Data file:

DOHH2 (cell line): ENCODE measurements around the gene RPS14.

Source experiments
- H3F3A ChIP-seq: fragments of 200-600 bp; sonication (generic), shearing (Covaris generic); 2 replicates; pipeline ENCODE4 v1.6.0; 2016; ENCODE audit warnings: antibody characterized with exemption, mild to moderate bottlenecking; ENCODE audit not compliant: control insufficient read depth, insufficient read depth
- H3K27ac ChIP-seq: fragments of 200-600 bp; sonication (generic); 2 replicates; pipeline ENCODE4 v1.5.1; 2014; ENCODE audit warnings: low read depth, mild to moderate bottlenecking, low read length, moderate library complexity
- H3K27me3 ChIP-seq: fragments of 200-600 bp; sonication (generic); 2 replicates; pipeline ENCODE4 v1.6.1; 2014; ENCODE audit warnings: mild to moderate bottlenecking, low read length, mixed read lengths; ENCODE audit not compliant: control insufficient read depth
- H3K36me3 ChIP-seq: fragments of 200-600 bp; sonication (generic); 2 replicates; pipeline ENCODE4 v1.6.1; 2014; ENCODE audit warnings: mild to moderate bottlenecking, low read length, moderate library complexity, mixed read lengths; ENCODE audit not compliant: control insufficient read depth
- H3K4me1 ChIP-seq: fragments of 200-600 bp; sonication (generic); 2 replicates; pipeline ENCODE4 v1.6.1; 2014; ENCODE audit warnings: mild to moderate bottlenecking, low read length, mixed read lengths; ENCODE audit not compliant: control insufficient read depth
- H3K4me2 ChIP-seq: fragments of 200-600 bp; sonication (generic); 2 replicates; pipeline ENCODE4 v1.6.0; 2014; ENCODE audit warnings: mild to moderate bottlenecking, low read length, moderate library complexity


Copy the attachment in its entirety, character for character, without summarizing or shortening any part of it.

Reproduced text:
DOHH2 (cell line): ENCODE measurements around the gene RPS14.

Source experiments
- H3F3A ChIP-seq: fragments of 200-600 bp; sonication (generic), shearing (Covaris generic); 2 replicates; pipeline ENCODE4 v1.6.0; 2016; ENCODE audit warnings: antibody characterized with exemption, mild to moderate bottlenecking; ENCODE audit not compliant: control insufficient read depth, insufficient read depth
- H3K27ac ChIP-seq: fragments of 200-600 bp; sonication (generic); 2 replicates; pipeline ENCODE4 v1.5.1; 2014; ENCODE audit warnings: low read depth, mild to moderate bottlenecking, low read length, moderate library complexity
- H3K27me3 ChIP-seq: fragments of 200-600 bp; sonication (generic); 2 replicates; pipeline ENCODE4 v1.6.1; 2014; ENCODE audit warnings: mild to moderate bottlenecking, low read length, mixed read lengths; ENCODE audit not compliant: control insufficient read depth
- H3K36me3 ChIP-seq: fragments of 200-600 bp; sonication (generic); 2 replicates; pipeline ENCODE4 v1.6.1; 2014; ENCODE audit warnings: mild to moderate bottlenecking, low read length, moderate library complexity, mixed read lengths; ENCODE audit not compliant: control insufficient read depth
- H3K4me1 ChIP-seq: fragments of 200-600 bp; sonication (generic); 2 replicates; pipeline ENCODE4 v1.6.1; 2014; ENCODE audit warnings: mild to moderate bottlenecking, low read length, mixed read lengths; ENCODE audit not compliant: control insufficient read depth
- H3K4me2 ChIP-seq: fragments of 200-600 bp; sonication (generic); 2 replicates; pipeline ENCODE4 v1.6.0; 2014; ENCODE audit warnings: mild to moderate bottlenecking, low read length, moderate library complexity